Delius Romance September 24, 2012

Julian Lloyd Webber & John Lenehan at Wigmore Hall – Ireland and Delius

Ireland -Sonata in G minor for Cello and Piano

Delius – Caprice and Elegy, Romance, Sonata for Cello and Piano

The anniversaries of two composers and the cellist connecting them were marked in this BBC Radio 3 Lunchtime Concert at Wigmore Hall. The 50th-anniversary of John Ireland’s death and the 150th-anniversary of the birth of Frederick Delius are relatively well documented; though it could be argued neither has properly had the coverage in concert halls that they deserve, even this year. Binding the works of the two together is the cellist Beatrice Harrison, born 120 years ago, the dedicatee of the Delius’s Sonata and his Caprice and Elegy, and who gave the first performance of Ireland’s Sonata in 1924.

Julian Lloyd Webber is a passionate advocate of both these composers, and with regular accompanist John Lenehan has a long standing familiarity with each work, and indeed discovered Delius’s Romance in 1976. This early composition from 1896 bears some similarity to the shorter works by Fauré for cello and piano, and here was given a sunny countenance and warm tone, its main melody lightly elusive but attractive.

The mood was in direct contrast to the Ireland, which initially complemented the rainstorm outside, with glowering low-register cello statements and assertive interventions from Lenehan. Gradually the gloomy mood dissipated, with a whispered aside marking the intimate second theme of the first movement, its marking of ‘secreto’ perfectly observed. Lloyd Webber’s tone throughout this was probing in the mid-register, and the high notes were completely secure as the ending of each faster movement somehow negotiated its way in to G major.

Delius’s Caprice and Elegy is from 1930 and is much more concise than the Romance, the Caprice part especially effective with its tumbling five-note motif which was given by Lenehan in a beautiful pianissimo. Lloyd Webber’s cantabile line gave the melody a light touch, and the chromatic Elegy was soft-hearted but profound.

Delius’s Cello Sonata is a single movement in three sections, each with long-breathed tunes that need to be followed from the outset, lest listeners feel they are cutting-in to the middle of a conversation. The sweeps of melody and wandering harmonies went well together in this performance, though the relative lack of fast music made the dynamic observations all the more telling. The beautiful falling theme that becomes the Sonata’s calling card was affectionately played, the piece building to a triumphant conclusion.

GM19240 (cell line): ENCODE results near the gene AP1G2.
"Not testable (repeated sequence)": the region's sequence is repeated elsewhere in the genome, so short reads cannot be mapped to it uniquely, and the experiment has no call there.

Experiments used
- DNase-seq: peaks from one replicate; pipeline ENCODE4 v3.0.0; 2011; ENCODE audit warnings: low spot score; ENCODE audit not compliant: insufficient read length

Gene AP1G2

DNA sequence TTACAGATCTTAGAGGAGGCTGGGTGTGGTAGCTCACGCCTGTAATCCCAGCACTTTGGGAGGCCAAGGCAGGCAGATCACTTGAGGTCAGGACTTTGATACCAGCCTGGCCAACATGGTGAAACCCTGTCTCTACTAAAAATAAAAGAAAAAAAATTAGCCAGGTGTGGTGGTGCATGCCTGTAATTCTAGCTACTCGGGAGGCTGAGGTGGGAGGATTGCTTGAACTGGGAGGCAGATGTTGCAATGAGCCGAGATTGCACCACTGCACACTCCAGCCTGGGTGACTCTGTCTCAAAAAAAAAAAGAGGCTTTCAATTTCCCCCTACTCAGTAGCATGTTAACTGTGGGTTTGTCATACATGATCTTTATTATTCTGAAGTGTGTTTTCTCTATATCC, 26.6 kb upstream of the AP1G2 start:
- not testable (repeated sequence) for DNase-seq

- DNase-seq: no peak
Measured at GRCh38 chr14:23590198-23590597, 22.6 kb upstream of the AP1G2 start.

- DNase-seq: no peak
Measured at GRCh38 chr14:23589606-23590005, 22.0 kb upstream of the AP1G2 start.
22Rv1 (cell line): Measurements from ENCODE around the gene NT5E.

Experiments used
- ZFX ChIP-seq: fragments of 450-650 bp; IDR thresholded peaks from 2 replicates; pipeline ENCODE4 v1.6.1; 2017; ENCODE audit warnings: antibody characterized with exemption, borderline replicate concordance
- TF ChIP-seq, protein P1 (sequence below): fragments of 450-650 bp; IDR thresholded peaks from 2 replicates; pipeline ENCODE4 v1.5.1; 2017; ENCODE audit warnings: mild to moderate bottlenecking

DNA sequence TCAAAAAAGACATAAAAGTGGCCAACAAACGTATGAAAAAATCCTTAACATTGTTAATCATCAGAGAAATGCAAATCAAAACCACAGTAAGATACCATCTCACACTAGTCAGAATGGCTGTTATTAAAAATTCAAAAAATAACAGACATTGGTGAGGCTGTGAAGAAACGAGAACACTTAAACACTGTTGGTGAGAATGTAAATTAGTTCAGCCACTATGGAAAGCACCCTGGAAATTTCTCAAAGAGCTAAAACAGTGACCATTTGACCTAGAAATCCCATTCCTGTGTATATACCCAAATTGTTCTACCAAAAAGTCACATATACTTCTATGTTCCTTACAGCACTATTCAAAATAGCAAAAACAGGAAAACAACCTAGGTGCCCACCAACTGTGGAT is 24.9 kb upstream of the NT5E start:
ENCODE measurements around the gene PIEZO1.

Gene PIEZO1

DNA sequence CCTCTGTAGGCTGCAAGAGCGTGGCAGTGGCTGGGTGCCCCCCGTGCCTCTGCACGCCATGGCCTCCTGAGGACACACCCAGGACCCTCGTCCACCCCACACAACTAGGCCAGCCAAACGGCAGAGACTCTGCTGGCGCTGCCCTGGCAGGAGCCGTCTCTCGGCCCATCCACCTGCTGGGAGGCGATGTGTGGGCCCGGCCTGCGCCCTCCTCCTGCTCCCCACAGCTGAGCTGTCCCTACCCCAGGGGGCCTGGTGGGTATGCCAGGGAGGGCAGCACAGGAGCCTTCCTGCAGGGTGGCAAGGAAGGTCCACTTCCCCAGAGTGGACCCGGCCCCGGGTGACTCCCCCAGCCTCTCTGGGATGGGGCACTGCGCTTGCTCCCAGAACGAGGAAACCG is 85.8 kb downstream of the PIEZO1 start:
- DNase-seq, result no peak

The appropriate encores were Ireland’s arrangement of his song The Holy Boy, followed by Lloyd Webber’s transcription of the equally well-loved Sea Fever. Both were given with obvious affection, showing that Ireland’s melodic genius is ultimately to be found in shorter form, with his longer works reserved perhaps for more personal insights.

Ben Hogwood

The Times 25th June 1976

Lloyd Webber / Seow

Purcell Room

Hitherto, cellists have had four works by Delius at their disposal, although a fifth, early work was known about. That is the Romance (1896), which has just been published. It received its first British performance, two days after its premiere at the Helsinki festival, by Julian Lloyd Webber and Yitkin Seow last night.

The other Delius works have been sadly neglected by performers and left to the pens of apologists, with their familiar blend of blind enthusiasm and peeved reprimand. But, in Mr Lloyd Webber, for the first time since Jacqueline du Pre took the Concerto and Sonata into her repertory, Delius has an eloquent exponent able to draw out the long-spanned sequential writing and make emotional rhetoric out of a style which can easily sound merely prolix.

The new work proved to be a modest recital piece, after the manner of the Caprice and Elegy, carefully constructed, working its way through the bass, tenor and treble clefs to a central climax, and then down again. Although a comparatively early work, one could not fail to admire Delius’s sure handling of the tenor register of the instrument, so notable a feature of the lovely Concerto and, to a lesser extent, of the weaker Double Concerto. And, although some of the piano writing did incline towards characteristically block chordal support, given the feeling for the ebb and flow of the music which those two performers earlier revealed in the cello Sonata, the instruments go hand-in-glove to produce finely woven, gently nostalgic phrases.

In the triplets of the Sonata, one occasionally felt that Mr Lloyd Webber was forcing the rubato too hard. That apart, here and in the Britten opus 65 and Ireland G minor Sonatas, the cellist revealed a firm, well focused tone which spoke evenly throughout all the registers, with certain intonation and, above all, a cool, levelheaded way with the music which never overstated its case.

Keith Horner